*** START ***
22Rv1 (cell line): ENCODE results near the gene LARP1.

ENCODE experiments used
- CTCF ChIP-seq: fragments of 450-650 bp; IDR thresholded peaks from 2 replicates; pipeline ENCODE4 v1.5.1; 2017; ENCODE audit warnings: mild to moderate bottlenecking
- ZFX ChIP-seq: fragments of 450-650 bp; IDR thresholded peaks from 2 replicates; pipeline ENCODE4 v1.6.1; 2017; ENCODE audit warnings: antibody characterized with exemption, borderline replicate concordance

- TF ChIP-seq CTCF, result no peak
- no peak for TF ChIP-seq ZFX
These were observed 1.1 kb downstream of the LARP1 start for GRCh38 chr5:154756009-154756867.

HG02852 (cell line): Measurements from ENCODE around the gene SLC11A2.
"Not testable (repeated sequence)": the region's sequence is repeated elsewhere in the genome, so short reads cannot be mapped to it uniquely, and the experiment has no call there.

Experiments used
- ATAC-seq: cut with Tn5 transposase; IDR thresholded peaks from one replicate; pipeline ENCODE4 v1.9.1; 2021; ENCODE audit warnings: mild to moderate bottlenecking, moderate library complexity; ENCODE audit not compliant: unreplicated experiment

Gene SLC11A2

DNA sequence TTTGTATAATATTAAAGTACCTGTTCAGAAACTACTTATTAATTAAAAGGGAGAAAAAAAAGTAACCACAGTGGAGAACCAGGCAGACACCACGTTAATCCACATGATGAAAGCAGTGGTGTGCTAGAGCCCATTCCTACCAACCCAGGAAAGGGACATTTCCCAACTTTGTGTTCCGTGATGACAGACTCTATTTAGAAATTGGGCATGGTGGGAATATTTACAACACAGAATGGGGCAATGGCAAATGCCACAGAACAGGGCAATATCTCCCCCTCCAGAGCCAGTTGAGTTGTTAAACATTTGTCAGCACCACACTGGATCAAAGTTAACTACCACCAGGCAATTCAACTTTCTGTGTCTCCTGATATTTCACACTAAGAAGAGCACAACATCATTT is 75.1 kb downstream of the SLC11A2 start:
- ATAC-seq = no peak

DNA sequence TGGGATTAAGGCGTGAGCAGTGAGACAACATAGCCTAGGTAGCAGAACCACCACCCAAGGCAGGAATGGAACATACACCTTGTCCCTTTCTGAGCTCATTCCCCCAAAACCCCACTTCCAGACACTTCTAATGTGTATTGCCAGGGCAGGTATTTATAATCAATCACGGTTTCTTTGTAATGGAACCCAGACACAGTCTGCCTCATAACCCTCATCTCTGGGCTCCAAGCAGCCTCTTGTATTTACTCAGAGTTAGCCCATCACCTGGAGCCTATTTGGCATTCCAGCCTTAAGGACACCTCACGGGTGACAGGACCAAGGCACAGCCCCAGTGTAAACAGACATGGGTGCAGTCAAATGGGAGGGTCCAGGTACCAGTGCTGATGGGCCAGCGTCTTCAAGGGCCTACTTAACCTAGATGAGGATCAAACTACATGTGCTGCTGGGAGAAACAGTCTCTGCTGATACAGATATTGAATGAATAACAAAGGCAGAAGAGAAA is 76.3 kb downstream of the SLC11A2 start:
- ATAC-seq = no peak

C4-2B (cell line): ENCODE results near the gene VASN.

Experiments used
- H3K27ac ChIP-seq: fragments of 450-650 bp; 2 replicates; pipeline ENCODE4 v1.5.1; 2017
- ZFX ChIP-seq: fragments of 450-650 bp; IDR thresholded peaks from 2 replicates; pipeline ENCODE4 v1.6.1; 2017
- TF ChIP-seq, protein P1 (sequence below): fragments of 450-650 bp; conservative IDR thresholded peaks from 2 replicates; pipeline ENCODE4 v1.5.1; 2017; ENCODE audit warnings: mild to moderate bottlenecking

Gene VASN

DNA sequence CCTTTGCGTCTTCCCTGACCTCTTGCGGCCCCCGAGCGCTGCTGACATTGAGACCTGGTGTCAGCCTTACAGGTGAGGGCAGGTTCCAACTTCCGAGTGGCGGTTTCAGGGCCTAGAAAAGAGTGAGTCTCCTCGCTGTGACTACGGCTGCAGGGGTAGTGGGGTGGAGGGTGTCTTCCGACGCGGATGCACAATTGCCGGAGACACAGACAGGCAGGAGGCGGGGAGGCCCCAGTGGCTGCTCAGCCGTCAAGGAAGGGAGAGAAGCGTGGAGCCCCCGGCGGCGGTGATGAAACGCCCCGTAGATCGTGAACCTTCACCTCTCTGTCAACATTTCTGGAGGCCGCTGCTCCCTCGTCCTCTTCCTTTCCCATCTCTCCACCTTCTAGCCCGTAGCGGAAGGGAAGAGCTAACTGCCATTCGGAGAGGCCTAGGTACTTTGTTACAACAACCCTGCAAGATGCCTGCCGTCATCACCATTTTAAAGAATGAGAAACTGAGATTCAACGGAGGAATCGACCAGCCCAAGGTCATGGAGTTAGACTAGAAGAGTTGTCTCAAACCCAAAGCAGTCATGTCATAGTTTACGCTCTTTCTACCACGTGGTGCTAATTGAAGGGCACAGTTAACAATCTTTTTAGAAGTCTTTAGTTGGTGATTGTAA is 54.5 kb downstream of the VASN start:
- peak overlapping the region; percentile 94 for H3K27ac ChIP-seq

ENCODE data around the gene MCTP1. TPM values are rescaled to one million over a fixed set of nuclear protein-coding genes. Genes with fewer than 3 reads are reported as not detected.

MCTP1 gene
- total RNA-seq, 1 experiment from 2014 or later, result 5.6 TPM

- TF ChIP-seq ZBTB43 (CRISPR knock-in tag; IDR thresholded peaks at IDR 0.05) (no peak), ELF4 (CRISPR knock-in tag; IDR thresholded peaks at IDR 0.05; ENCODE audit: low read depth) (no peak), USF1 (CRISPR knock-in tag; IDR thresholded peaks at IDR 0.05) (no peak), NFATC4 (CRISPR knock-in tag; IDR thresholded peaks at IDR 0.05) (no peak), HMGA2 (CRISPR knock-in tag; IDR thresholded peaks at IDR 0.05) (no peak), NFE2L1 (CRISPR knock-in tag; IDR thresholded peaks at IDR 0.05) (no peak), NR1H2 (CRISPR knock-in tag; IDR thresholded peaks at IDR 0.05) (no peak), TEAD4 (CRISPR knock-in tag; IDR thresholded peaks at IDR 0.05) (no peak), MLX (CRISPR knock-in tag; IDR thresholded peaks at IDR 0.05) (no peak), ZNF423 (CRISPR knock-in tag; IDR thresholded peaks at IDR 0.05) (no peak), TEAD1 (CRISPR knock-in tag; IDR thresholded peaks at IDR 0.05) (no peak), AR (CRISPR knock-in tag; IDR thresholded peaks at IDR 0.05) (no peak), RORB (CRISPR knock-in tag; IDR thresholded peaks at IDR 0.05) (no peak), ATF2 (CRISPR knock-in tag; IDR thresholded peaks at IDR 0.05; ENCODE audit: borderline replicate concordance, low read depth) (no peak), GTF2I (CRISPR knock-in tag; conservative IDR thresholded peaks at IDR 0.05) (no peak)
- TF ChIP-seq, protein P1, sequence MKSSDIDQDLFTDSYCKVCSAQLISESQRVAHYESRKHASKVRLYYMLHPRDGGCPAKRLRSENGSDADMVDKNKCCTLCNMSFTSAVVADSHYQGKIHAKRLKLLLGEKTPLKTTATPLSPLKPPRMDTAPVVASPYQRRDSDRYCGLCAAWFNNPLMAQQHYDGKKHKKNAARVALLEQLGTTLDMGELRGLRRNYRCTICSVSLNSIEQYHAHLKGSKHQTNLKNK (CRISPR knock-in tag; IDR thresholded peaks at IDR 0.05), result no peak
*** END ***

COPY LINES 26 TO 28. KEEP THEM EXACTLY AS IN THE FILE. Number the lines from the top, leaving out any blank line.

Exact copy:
MCTP1 gene
- total RNA-seq, 1 experiment from 2014 or later, result 5.6 TPM

- TF ChIP-seq ZBTB43 (CRISPR knock-in tag; IDR thresholded peaks at IDR 0.05) (no peak), ELF4 (CRISPR knock-in tag; IDR thresholded peaks at IDR 0.05; ENCODE audit: low read depth) (no peak), USF1 (CRISPR knock-in tag; IDR thresholded peaks at IDR 0.05) (no peak), NFATC4 (CRISPR knock-in tag; IDR thresholded peaks at IDR 0.05) (no peak), HMGA2 (CRISPR knock-in tag; IDR thresholded peaks at IDR 0.05) (no peak), NFE2L1 (CRISPR knock-in tag; IDR thresholded peaks at IDR 0.05) (no peak), NR1H2 (CRISPR knock-in tag; IDR thresholded peaks at IDR 0.05) (no peak), TEAD4 (CRISPR knock-in tag; IDR thresholded peaks at IDR 0.05) (no peak), MLX (CRISPR knock-in tag; IDR thresholded peaks at IDR 0.05) (no peak), ZNF423 (CRISPR knock-in tag; IDR thresholded peaks at IDR 0.05) (no peak), TEAD1 (CRISPR knock-in tag; IDR thresholded peaks at IDR 0.05) (no peak), AR (CRISPR knock-in tag; IDR thresholded peaks at IDR 0.05) (no peak), RORB (CRISPR knock-in tag; IDR thresholded peaks at IDR 0.05) (no peak), ATF2 (CRISPR knock-in tag; IDR thresholded peaks at IDR 0.05; ENCODE audit: borderline replicate concordance, low read depth) (no peak), GTF2I (CRISPR knock-in tag; conservative IDR thresholded peaks at IDR 0.05) (no peak)